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Tuesday, 18 November, 2008

Summary: This product provides a summary of recent reporting in open sources on the
closure of the border between the Democratic People’s Republic of Korea (DPRK, North
Korea) and the People’s Republic of China (PRC, China).

Please direct your questions and comments to MAJ Steve Sin, Chief, USFK J2 OSINT: DSN –
(315) 725-5045, Commercial – +82-2-7915-5045, or Email – CIOCCAOSINT@us.army.mil

Information contained in this document is entirely derived from unclassified, open source, information. This product is based
exclusively on the content and behavior of selected media and has not been coordinated with other US Government components.
This report may contain copyrighted material. Copying and dissemination is prohibited without permission of the copyright owners.

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USFK J2 Korea Open Source Report

Summary: Numerous recent open source reporting stated that the PRC may be in the
process of quietly preparing itself to cope with a crisis situation on their border with NK.
Reports include the PRC military build ups in the region, local authorities implementing
contingency plans, stoppage of Chinese visitors into the DPRK, and rigorous ID checks
of North Korean-Chinese or NK nationals in China traveling to NK by train.

The PRC and the US governments have both denied any knowledge of these reports.
In response to questions on these topics; PRC President Hu Jin Tao replied “I have not
heard of any unusual circumstances on the China-DPRK border.” When asked about
the reports of closing the border, a Chinese Foreign Ministry spokesman said, "I haven't
heard of any abnormal circumstances on the border between China and North Korea."
Robert Wood, Deputy Spokesman of the US Department of State stated, “I hadn’t heard
that…I need to take a look at the reports and follow up on them before I can give you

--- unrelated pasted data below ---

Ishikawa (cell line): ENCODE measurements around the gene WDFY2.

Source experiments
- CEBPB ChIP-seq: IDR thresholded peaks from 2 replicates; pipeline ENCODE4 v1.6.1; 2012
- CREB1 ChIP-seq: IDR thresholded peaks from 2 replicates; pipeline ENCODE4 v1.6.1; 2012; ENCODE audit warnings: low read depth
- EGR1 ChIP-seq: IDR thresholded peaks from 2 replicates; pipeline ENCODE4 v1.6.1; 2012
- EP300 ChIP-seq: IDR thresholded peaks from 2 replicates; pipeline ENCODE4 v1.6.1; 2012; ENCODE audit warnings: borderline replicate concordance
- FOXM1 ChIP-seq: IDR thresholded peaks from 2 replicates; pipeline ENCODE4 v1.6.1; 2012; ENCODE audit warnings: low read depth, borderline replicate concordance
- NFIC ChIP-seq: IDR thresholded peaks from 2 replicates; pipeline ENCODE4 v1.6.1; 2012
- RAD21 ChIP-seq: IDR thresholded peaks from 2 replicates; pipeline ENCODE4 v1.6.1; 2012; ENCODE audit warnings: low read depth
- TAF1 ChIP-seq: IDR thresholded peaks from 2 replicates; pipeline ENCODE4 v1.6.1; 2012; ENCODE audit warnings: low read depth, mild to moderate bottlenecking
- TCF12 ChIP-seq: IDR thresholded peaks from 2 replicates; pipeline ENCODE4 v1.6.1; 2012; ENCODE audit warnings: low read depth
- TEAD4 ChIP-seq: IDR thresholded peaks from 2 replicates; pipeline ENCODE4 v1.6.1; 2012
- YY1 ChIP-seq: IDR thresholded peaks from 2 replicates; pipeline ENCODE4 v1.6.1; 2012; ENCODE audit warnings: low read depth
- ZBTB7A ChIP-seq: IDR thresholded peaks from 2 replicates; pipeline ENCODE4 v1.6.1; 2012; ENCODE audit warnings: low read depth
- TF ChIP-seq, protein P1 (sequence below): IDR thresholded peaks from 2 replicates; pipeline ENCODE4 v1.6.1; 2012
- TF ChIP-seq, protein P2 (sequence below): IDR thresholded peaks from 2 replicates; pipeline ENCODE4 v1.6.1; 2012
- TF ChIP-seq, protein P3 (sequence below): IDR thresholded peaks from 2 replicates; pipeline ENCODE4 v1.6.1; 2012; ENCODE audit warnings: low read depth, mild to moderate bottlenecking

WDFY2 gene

any comment” during a daily press briefing when asked about the validity of the reports
on Chinese troop movements.

The governments of NK and the ROK have remained silent on these topics.

Border Closing: Several news sources have reported that sometime in Oct, NK began
restricting overland border traffic with the PRC. A representative of a travel agency in
Dandong, China, said, "Since mid-October, it has been possible for Chinese tourists to
travel to North Korea only by air from Beijing and Shenyang in Liaoning Province." A
Chinese railroad official in Dandong said freight trains were still able to cross into North
Korea.

The travel agent added,


“ID checks have also
become more rigorous for
North Korean-Chinese or
NK nationals in China
traveling to NK by train”
and "It's unprecedented
that NK is now allowing
only air travel from
Dandong even though the
annual quota for Dandong
has not been used up
yet." There are reports
that travel by train from
Hunchun City, Jilin
Province, on the eastern
border has also been
suspended, but this maybe due to the annual allocation of travelers set by North Korea
having been met for this area.

The customs office in Dandong, the biggest trade channel for NK, was closed from 20
Dec last year until early Jan, but it will close on 10 Dec this year. Chinese tourists' air

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USFK J2 Korea Open Source Report

travel to NK, too, will likely be suspended from at that time as well.

NK experts in China speculate that the measures might be related to Kim Jong-il's
worsening health or an internal change in NK. They said, however, "We haven't heard